A New Spin On An Old Skill
| Aimee O'Grady
For some fiber enthusiasts, the calming action of spinning needs to be balanced by a more energized activity. Read how spinning yarn can be an adrenaline-driven, race against the clock.
For thousands of years the drop spindle method has been used to spin raw fleece into thread to weave or knit just about everything from silk, to sails, to everyday items such as socks, sweaters and shawls. A drop spindle employs gravity to pull it toward the ground as it spins creating thread that can be woven. Drop spinning requires less space than a traditional spinning wheel and is a portable activity, convenient for spinners on the go. The spinning wheel, the successor to the drop spindle was invented in Iran in the 13th century.
Pennsylvania farmer Linda Bauer describes herself as a fiber enthusiast. Her fire for fiber was lit when her family relocated from suburban New Jersey to the Pennsylvania countryside in 2004. Bauer’s mother has been a knitter her entire life; whereas, Bauer crocheted as a child. She took up knitting five years ago.
Shortly after her family settled in Pennsylvania, they attended a farm show where Bauer saw a woman spinning yarn using a traditional spinning wheel and the process intrigued her. After experiencing both methods of spinning, she favors the spinning wheel while her daughter embraces drop spinning. Since taking up the hobby she has found that “spinning is a relaxing activity. I enter a meditative Zen state. It gives me the opportunity to think or not.” Bauer says that the act of spinning can be mindless, “I develop a rhythm and then I just watch the spindle and wait for the gentle tug of the yarn as the thread is made.”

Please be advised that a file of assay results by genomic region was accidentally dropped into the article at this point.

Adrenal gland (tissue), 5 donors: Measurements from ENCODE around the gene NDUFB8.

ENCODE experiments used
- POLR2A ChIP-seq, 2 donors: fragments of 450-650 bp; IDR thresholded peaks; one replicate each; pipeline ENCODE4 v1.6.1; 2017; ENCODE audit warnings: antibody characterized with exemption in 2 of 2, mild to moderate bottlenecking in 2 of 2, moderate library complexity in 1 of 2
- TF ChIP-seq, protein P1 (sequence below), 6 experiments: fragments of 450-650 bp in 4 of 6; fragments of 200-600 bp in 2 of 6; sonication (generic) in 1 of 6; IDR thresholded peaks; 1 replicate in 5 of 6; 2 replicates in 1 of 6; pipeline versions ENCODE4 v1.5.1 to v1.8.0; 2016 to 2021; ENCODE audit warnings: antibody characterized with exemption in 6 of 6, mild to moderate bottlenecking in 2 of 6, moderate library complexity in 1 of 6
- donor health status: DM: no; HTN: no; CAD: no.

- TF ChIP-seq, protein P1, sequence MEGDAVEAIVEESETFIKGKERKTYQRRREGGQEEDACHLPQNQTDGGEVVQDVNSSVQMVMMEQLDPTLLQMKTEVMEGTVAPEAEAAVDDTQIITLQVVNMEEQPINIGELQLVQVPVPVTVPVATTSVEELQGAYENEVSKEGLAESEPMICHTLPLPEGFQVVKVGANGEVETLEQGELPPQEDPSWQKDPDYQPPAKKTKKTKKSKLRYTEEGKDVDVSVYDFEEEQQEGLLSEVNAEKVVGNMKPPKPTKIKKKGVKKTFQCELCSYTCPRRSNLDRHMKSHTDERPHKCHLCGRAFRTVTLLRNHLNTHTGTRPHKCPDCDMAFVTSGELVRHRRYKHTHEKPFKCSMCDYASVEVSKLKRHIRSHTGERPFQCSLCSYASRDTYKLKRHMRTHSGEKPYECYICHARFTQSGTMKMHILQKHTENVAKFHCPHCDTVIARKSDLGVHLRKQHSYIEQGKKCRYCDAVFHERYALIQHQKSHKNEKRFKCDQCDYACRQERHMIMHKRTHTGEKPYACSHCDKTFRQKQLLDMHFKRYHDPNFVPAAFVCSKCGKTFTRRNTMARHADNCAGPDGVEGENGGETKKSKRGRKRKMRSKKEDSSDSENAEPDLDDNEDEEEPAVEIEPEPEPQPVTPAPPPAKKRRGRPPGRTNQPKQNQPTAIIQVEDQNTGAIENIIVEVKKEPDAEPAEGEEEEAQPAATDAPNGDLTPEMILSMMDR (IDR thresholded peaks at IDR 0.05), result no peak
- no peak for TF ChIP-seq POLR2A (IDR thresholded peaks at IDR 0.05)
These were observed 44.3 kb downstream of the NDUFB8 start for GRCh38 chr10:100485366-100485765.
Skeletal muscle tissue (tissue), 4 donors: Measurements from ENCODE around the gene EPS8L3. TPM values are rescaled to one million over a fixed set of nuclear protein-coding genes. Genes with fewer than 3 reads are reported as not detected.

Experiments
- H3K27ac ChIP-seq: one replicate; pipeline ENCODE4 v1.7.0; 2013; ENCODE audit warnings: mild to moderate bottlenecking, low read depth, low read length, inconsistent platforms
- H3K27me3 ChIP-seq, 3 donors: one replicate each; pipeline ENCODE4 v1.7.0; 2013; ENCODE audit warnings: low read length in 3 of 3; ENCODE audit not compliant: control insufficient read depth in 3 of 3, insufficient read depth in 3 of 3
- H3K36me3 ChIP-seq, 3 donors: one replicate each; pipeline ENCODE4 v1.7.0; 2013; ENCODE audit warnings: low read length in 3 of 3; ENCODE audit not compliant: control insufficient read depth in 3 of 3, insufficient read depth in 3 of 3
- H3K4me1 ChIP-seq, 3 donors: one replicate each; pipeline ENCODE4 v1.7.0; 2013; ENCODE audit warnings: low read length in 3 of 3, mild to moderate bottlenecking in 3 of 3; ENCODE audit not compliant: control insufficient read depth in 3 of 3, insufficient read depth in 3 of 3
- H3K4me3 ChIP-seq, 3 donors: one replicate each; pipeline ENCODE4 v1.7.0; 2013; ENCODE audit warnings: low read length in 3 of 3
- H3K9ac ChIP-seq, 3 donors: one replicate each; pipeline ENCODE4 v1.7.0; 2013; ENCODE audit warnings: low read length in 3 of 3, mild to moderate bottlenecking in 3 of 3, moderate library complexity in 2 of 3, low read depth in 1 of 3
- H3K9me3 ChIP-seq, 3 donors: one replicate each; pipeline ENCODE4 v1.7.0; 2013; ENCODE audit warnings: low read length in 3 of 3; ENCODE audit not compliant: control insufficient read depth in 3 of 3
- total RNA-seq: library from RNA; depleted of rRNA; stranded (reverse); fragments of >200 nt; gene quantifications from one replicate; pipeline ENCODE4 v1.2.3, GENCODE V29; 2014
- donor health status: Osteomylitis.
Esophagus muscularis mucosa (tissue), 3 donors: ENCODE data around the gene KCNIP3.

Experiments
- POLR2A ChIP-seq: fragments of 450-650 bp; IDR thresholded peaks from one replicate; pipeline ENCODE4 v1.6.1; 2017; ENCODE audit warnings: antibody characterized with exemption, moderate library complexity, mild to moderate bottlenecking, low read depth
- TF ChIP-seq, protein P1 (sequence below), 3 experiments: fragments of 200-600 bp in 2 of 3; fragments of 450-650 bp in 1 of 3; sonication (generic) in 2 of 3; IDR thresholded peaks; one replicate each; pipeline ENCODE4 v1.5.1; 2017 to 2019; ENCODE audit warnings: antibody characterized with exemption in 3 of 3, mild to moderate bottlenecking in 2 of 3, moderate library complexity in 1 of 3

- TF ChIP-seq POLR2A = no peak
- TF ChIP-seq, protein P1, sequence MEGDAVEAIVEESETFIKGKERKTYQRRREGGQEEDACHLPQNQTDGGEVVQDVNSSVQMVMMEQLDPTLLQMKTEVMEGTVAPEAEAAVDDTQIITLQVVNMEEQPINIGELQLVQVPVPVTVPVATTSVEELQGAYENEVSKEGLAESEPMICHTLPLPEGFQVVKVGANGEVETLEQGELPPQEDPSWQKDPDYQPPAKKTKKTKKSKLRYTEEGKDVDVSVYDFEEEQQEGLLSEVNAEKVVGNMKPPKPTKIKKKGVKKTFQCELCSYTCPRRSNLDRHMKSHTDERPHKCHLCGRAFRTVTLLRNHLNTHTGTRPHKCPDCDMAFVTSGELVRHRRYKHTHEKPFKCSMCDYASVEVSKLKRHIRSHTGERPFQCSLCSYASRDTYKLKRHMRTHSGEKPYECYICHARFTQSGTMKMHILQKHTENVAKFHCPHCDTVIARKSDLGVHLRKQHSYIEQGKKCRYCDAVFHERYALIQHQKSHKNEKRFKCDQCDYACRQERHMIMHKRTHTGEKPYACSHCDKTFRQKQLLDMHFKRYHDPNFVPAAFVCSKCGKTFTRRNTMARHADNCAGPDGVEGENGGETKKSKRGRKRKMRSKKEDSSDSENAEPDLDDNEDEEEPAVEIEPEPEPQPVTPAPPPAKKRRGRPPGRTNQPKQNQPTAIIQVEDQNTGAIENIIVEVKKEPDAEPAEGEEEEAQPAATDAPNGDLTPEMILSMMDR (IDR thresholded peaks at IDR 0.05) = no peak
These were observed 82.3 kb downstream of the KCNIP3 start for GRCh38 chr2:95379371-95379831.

Her community of Fiber Friends has grown over the years and now Bauer finds herself a member of a Sheep to Shawl Competition team, which uses a spinning wheel. “This activity has the opposite effect of drop spinning,” she laughs, “it is not at all relaxing, but rather a race against other teams.” For two and half hours, her team of six works furiously to complete a 78” x 22” shawl with a 5” fringe. The team consists of a shearer, a carder, three spinners and a weaver. The personal goal for her team is to finish the shawl and to have a good time. At the end of the competition, the shawls are auctioned off with the funds going back to the winning team.
The team uses fleece from a guild sheep who attends the competitions with them. The shearer shears or shaves the animal and then passes the raw fleece to the carder. The carder uses a device that is similar to a dog brush to comb the fleece and force the fibers to run in the same direction. Once the fleece has been cleaned and combed, it is passed on to the spinners who turn the raw fleece into thread for the weaver to weave. The competition time limit is 2 hours and 30 minutes and Bauer’s team occasionally uses all of it, “At a recent competition, the weaver asked if they can take the shawl off towards the end the competition, but we encourage them to weave until the very last minute since the shawl has a tendency to shrink once it’s taken off. At other events, we have finished in just over 2 hours.” The winning team is judged on time, quality of the finished shawl and difficulty of the design.
From a Zen-like calm to the frantic pace of a competitor, fiber spinning can offer something for every Fiber Enthusiast. If turning fiber into yarn is your idea of heaven and spinning offers you more creative outlet than you have time for, consider entering a Sheep to Shawl Competition and increase your circle of Fiber Friends.
Interested in finding your balance? If you are an experienced spinner and are interested in joining a Sheep to Shawl Competition contact your local Farm Show organizers.